While the U.S. Army’s recruiting slogan “Be all you can be” has been superseded by “Army Strong,” the women who spoke at the Army Women’s Foundation (AWF) Annual Summit on March 12th, exemplify the qualities embedded in both mottos. Captains Kristen Griest and Shaye Haver, the first two women to earn Ranger tabs from one of the toughest schools in the military, shared their experiences on a panel entitled First to achieve: Army women leaders and trailblazers who paved the way. These West Point graduates are now Infantry officers assigned to the 82nd Airborne Division. For their accomplishments, they were inducted into the AWF Hall of Fame.
The path to their current assignment with the All American Division was long, arduous, and uncertain. Even after August 2015, when Griest and Haver completed Ranger training, there was still a ban on women serving in direct-combat units. While the military services were discussing how to integrate women, it took a year and a half before the first female infantry officers completed their training and began reporting to the 82nd Airborne and 1st Cavalry divisions.
According to AWF Summit keynote speaker Gen. James McConville, Army vice chief of staff, more than 600 women have joined infantry and armor units since the direct-combat ban was lifted in 2016. Ten women have earned Ranger tabs and seven more are in training. McConville’s remarks were both personal and professional. His three children serve as active-duty soldiers, including a daughter who is currently stationed in Korea as a clinical social worker. McConville claims: “What we need in the Army is cohesive teams of trusted professionals.” But he also relayed his daughter’s assessment: “She says it’s better than it used to be, but it’s not where it needs to be.”
“Persistence isn’t very glamorous. If genius is one percent inspiration and ninety-nine percent perspiration, then as a culture we tend to lionize the one percent. We love its flash and dazzle. But great power lies in the other ninety-nine percent.” Susan Cain, author of The Introvert Advantage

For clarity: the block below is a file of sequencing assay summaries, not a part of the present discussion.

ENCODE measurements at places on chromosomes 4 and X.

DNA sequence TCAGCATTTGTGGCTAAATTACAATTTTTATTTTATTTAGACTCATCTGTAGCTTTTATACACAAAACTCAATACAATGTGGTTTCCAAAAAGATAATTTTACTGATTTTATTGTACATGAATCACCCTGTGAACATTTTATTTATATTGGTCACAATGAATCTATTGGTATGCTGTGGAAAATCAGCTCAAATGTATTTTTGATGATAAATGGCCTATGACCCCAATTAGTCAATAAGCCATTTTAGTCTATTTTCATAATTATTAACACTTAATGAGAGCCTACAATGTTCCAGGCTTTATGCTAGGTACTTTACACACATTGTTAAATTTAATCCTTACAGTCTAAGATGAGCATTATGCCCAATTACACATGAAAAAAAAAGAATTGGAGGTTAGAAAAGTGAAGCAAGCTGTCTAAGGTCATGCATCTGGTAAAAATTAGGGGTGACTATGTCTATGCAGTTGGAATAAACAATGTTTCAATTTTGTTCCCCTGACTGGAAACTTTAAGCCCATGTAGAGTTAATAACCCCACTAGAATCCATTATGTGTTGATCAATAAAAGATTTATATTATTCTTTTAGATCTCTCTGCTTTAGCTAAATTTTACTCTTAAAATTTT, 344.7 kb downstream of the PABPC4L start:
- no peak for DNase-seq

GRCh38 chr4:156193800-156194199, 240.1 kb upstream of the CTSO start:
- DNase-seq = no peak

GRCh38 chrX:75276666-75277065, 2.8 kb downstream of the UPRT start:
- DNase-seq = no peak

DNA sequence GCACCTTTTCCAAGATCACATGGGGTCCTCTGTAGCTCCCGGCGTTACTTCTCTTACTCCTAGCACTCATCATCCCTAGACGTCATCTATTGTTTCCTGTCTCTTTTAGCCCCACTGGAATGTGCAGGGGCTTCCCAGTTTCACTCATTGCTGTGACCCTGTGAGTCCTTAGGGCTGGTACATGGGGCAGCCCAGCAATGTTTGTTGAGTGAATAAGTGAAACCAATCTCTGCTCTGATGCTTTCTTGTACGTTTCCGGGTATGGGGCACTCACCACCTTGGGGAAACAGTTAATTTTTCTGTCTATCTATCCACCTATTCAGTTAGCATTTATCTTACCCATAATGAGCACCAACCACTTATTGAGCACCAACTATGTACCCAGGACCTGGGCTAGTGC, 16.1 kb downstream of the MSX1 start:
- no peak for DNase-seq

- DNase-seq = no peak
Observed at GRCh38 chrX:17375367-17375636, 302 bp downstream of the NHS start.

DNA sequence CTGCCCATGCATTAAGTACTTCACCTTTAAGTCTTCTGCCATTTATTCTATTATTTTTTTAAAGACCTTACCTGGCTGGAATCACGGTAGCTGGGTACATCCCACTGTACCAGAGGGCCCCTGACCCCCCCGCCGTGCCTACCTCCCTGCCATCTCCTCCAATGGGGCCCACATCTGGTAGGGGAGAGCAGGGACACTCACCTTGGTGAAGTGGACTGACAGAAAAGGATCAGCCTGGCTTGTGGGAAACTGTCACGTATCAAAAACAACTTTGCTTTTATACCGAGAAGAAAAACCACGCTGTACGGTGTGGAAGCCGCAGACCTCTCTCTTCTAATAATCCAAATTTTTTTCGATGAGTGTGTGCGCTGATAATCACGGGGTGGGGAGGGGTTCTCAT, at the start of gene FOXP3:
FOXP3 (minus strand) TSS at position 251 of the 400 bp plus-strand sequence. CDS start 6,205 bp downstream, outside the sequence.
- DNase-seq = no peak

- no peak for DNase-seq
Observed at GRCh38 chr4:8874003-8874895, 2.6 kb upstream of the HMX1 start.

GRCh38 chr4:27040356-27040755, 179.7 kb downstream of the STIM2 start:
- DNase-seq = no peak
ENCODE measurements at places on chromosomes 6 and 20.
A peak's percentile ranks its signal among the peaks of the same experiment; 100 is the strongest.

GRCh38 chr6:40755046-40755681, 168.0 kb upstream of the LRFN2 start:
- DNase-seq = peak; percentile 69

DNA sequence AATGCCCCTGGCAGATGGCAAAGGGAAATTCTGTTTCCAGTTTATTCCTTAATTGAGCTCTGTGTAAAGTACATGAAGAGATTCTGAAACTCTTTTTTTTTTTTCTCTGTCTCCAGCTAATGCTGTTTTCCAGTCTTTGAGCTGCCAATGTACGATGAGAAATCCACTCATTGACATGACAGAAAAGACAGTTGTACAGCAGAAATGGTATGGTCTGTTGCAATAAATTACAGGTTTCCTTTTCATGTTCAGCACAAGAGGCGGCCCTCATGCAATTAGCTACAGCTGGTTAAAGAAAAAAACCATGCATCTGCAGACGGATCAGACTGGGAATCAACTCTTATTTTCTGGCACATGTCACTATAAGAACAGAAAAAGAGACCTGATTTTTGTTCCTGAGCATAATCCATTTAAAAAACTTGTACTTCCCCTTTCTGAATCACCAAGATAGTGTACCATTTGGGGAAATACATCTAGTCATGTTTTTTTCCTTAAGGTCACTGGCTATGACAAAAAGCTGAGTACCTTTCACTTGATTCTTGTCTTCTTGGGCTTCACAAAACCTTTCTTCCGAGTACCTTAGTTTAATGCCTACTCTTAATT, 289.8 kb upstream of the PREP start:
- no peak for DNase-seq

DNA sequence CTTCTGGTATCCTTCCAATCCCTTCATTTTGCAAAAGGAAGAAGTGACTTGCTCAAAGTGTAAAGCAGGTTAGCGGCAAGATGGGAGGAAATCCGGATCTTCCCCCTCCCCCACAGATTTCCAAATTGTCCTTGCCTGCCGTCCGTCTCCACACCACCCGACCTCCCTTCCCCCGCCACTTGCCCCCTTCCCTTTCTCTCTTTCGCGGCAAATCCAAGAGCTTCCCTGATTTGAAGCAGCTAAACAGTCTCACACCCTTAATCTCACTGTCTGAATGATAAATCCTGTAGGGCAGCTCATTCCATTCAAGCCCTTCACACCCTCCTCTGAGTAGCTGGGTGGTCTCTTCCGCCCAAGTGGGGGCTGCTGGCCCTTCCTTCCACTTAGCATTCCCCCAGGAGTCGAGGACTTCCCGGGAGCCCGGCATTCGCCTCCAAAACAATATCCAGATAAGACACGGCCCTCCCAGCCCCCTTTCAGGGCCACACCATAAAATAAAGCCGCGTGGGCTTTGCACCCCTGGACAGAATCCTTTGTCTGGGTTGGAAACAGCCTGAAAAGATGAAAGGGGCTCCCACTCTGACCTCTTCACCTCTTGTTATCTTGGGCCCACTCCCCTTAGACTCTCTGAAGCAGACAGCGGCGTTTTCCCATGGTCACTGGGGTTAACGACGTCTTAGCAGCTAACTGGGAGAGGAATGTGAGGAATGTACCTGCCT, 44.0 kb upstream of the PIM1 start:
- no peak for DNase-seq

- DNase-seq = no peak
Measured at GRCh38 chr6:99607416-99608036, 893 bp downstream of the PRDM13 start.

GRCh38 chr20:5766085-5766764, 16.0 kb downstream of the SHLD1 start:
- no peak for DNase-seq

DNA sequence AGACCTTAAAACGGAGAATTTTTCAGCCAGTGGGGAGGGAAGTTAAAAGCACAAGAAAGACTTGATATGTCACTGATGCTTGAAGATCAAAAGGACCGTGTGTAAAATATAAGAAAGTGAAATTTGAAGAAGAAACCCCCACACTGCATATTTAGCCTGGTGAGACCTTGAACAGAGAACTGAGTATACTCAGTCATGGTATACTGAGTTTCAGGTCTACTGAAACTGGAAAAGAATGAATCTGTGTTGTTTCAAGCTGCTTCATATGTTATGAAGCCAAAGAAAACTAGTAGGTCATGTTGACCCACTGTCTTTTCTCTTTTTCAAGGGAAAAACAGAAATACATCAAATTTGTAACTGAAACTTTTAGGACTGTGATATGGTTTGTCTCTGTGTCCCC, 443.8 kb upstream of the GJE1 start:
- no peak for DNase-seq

The path to the Ranger tab and crossed rifles of infantry reflect the intersection of choice and chance. Kristen Griest said “I was just trying to set myself up for success if they let women into the infantry.” The success of Captains Griest and Haver combined hard work, supportive mentoring, and taking advantage of opportunities. While they have proved themselves as tough and tenacious trailblazers, being pioneers has its downside. There is a responsibility that comes with being first. Captain Griest said “Realizing that every unit I go to, to them I am what women in combat arms looks like. And any mistake I make suddenly completely discredits all of the women that are going to come after me.” She also explained: “Something that I wasn’t expecting to be as bad as it was, was just the backlash, like on social media,” which has included online death threats.
Ralph Waldo Emerson might have had Kristen Griest and Shaye Haver in mind when he declared: “Do not go where the path may lead, go instead where there is no path and leave a trail.” They are living their dreams until the next challenge comes along.
Also read: Sisterhood Rising
© Joan S Grey, 16 Feb 2018
IndexCardCure™: Army Strong